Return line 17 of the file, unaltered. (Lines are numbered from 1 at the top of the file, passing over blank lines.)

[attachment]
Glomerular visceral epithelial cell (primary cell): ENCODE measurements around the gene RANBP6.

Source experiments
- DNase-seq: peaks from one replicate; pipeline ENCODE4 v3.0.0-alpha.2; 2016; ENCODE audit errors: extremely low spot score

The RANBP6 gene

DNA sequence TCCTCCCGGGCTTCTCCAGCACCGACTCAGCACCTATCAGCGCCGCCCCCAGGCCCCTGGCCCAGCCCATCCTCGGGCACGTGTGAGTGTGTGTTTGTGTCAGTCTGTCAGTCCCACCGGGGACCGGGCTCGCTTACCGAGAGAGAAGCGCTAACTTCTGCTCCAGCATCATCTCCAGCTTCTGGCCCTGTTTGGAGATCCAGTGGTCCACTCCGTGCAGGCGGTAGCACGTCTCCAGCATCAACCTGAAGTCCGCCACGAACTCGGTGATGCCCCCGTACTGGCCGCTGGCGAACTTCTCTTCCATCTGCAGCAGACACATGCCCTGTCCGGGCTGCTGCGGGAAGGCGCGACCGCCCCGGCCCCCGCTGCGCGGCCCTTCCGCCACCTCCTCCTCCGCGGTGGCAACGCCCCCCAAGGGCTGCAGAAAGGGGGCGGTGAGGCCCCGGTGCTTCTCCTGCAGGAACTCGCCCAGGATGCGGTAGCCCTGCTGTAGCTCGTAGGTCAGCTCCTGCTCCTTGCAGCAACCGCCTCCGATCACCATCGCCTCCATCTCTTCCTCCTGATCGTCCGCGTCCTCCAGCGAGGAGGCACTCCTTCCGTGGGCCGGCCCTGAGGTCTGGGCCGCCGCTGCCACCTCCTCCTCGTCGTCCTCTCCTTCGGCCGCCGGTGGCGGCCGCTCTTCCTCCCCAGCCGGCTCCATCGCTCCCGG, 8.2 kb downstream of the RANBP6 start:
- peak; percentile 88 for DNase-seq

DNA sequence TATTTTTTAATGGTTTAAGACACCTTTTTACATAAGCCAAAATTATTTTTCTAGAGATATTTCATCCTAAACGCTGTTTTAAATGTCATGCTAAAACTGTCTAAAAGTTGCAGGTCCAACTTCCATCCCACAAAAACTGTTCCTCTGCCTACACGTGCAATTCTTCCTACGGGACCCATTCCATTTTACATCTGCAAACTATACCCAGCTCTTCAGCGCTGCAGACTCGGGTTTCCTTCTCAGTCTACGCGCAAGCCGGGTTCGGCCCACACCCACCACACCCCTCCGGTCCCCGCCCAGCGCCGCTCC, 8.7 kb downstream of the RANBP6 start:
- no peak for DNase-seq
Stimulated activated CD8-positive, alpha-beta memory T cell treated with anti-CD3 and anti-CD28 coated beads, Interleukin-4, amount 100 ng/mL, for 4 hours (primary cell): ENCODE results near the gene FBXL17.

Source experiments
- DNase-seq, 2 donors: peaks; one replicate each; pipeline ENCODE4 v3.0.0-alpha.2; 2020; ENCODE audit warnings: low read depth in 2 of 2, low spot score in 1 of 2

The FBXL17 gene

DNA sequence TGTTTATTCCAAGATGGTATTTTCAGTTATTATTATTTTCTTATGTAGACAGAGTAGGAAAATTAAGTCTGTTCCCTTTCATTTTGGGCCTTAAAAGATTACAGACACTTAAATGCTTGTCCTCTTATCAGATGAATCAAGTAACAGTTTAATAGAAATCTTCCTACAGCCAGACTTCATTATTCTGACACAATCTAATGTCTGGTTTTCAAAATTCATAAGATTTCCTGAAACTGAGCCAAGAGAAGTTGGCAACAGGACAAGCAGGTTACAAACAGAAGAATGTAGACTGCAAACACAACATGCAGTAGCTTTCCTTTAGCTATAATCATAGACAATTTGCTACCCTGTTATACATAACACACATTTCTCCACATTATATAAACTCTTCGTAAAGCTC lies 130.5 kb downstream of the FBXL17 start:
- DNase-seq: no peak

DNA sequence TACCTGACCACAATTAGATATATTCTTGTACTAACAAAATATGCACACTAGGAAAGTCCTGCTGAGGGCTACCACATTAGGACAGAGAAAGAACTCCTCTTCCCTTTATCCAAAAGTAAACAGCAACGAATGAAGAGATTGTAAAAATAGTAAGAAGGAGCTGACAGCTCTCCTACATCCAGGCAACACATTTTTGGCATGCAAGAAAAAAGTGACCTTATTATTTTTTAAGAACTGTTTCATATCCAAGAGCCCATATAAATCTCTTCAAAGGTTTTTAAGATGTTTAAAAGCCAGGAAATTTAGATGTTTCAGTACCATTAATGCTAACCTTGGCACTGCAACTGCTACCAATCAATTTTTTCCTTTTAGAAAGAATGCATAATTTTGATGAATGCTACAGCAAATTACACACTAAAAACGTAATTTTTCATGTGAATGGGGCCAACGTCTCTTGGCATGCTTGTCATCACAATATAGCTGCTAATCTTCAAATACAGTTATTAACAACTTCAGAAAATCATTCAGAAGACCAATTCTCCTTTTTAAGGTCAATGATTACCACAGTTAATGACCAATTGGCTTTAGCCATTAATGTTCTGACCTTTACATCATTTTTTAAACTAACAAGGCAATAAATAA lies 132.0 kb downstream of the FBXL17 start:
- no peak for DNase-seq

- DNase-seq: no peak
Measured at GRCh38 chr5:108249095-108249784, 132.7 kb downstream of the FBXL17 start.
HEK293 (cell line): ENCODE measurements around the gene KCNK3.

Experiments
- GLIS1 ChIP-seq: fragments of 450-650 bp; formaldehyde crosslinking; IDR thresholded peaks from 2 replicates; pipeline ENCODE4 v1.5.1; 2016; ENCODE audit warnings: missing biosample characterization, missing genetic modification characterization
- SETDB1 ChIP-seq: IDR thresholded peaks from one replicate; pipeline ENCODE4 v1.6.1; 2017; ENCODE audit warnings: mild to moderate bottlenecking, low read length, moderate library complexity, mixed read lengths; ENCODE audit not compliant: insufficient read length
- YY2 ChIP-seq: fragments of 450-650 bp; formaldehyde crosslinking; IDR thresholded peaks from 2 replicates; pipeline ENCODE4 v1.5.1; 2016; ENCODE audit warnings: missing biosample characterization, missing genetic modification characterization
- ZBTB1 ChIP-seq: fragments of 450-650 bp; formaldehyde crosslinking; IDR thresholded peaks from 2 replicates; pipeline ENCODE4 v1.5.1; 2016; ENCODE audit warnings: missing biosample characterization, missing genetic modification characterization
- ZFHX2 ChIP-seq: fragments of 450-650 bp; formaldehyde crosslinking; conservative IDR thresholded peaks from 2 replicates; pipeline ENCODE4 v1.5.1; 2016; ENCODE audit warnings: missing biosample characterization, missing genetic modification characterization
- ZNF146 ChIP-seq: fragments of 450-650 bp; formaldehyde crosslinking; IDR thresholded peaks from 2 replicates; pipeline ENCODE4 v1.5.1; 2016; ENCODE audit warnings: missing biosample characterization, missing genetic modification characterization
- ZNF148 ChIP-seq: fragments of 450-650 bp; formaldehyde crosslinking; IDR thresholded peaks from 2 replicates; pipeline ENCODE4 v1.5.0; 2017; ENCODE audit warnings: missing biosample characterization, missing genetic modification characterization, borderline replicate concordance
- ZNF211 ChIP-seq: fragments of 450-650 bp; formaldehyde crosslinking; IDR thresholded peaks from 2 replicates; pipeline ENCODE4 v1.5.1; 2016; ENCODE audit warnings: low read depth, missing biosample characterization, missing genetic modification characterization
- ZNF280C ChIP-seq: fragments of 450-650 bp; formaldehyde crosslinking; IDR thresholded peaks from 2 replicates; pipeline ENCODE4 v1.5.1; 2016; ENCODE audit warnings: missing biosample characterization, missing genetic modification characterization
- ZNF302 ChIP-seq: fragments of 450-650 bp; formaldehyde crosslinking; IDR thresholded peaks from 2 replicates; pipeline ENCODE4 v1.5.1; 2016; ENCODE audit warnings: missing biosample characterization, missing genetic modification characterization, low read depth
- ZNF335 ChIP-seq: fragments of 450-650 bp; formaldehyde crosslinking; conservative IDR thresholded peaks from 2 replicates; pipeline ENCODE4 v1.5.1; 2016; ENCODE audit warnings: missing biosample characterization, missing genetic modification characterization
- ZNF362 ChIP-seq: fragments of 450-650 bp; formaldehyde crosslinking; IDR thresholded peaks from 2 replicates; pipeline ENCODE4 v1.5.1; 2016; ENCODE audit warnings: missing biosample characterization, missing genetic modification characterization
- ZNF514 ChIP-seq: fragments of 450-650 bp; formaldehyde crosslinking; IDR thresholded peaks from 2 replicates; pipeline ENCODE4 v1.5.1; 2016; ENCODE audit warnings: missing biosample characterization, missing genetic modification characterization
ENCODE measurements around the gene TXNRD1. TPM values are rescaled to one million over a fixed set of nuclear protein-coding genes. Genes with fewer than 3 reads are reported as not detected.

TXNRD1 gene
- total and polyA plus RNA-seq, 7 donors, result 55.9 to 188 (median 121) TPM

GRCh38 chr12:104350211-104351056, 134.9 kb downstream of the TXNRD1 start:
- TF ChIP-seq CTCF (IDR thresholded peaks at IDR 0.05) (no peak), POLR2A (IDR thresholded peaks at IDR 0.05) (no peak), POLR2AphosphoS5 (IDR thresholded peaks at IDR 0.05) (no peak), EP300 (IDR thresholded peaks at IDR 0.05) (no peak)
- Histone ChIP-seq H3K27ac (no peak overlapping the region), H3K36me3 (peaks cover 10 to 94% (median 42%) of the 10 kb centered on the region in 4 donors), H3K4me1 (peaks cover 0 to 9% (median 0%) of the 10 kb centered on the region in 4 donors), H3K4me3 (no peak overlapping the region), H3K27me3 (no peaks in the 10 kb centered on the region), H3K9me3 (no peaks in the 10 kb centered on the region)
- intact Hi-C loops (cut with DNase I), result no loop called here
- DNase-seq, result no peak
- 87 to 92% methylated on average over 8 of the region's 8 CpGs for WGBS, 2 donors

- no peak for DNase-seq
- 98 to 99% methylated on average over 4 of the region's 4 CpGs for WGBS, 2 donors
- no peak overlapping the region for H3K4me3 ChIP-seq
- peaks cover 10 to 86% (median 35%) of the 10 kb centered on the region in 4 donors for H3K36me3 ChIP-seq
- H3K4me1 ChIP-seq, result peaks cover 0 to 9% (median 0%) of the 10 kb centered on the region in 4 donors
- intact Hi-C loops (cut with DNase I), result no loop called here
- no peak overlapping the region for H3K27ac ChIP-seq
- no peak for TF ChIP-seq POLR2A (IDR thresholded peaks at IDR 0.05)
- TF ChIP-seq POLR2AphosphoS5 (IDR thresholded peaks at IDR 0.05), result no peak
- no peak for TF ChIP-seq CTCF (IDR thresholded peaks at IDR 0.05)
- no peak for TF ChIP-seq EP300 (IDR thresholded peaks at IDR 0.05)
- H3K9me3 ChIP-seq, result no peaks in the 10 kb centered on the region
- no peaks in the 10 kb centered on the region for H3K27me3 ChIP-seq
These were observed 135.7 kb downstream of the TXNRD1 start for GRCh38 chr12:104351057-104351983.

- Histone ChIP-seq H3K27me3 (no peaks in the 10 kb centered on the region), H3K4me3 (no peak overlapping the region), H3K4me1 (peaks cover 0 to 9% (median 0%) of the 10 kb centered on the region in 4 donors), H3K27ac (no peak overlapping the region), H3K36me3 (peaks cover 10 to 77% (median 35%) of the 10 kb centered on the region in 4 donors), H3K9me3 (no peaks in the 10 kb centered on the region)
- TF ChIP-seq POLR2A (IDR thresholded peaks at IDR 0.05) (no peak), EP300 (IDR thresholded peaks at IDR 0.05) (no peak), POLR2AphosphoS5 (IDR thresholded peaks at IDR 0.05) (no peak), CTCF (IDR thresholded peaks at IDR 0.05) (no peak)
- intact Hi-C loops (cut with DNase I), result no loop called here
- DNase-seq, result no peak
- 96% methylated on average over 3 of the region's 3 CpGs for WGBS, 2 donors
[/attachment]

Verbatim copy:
- DNase-seq: no peak